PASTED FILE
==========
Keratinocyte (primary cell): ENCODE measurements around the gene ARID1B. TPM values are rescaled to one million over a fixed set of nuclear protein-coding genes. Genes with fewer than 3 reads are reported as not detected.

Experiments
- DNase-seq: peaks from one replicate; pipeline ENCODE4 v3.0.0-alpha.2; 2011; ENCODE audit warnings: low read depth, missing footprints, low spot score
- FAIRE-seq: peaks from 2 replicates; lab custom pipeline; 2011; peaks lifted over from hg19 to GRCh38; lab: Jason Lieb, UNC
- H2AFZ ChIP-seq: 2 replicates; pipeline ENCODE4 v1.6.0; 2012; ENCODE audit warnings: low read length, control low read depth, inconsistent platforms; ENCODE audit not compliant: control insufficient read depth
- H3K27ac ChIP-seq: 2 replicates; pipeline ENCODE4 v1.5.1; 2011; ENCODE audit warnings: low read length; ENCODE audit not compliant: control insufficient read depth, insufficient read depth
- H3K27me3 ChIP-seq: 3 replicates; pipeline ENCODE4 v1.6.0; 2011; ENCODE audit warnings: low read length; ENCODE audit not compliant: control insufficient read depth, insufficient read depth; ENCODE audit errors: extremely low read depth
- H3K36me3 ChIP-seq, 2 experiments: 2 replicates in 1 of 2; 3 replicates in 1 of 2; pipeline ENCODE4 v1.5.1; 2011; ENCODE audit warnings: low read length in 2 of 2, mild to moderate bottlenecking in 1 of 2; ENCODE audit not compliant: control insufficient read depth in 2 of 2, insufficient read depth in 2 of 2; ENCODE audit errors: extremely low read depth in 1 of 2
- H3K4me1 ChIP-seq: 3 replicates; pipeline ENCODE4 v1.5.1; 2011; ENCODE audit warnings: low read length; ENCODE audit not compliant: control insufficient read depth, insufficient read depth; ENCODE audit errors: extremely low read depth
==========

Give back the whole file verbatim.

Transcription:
Keratinocyte (primary cell): ENCODE measurements around the gene ARID1B. TPM values are rescaled to one million over a fixed set of nuclear protein-coding genes. Genes with fewer than 3 reads are reported as not detected.

Experiments
- DNase-seq: peaks from one replicate; pipeline ENCODE4 v3.0.0-alpha.2; 2011; ENCODE audit warnings: low read depth, missing footprints, low spot score
- FAIRE-seq: peaks from 2 replicates; lab custom pipeline; 2011; peaks lifted over from hg19 to GRCh38; lab: Jason Lieb, UNC
- H2AFZ ChIP-seq: 2 replicates; pipeline ENCODE4 v1.6.0; 2012; ENCODE audit warnings: low read length, control low read depth, inconsistent platforms; ENCODE audit not compliant: control insufficient read depth
- H3K27ac ChIP-seq: 2 replicates; pipeline ENCODE4 v1.5.1; 2011; ENCODE audit warnings: low read length; ENCODE audit not compliant: control insufficient read depth, insufficient read depth
- H3K27me3 ChIP-seq: 3 replicates; pipeline ENCODE4 v1.6.0; 2011; ENCODE audit warnings: low read length; ENCODE audit not compliant: control insufficient read depth, insufficient read depth; ENCODE audit errors: extremely low read depth
- H3K36me3 ChIP-seq, 2 experiments: 2 replicates in 1 of 2; 3 replicates in 1 of 2; pipeline ENCODE4 v1.5.1; 2011; ENCODE audit warnings: low read length in 2 of 2, mild to moderate bottlenecking in 1 of 2; ENCODE audit not compliant: control insufficient read depth in 2 of 2, insufficient read depth in 2 of 2; ENCODE audit errors: extremely low read depth in 1 of 2
- H3K4me1 ChIP-seq: 3 replicates; pipeline ENCODE4 v1.5.1; 2011; ENCODE audit warnings: low read length; ENCODE audit not compliant: control insufficient read depth, insufficient read depth; ENCODE audit errors: extremely low read depth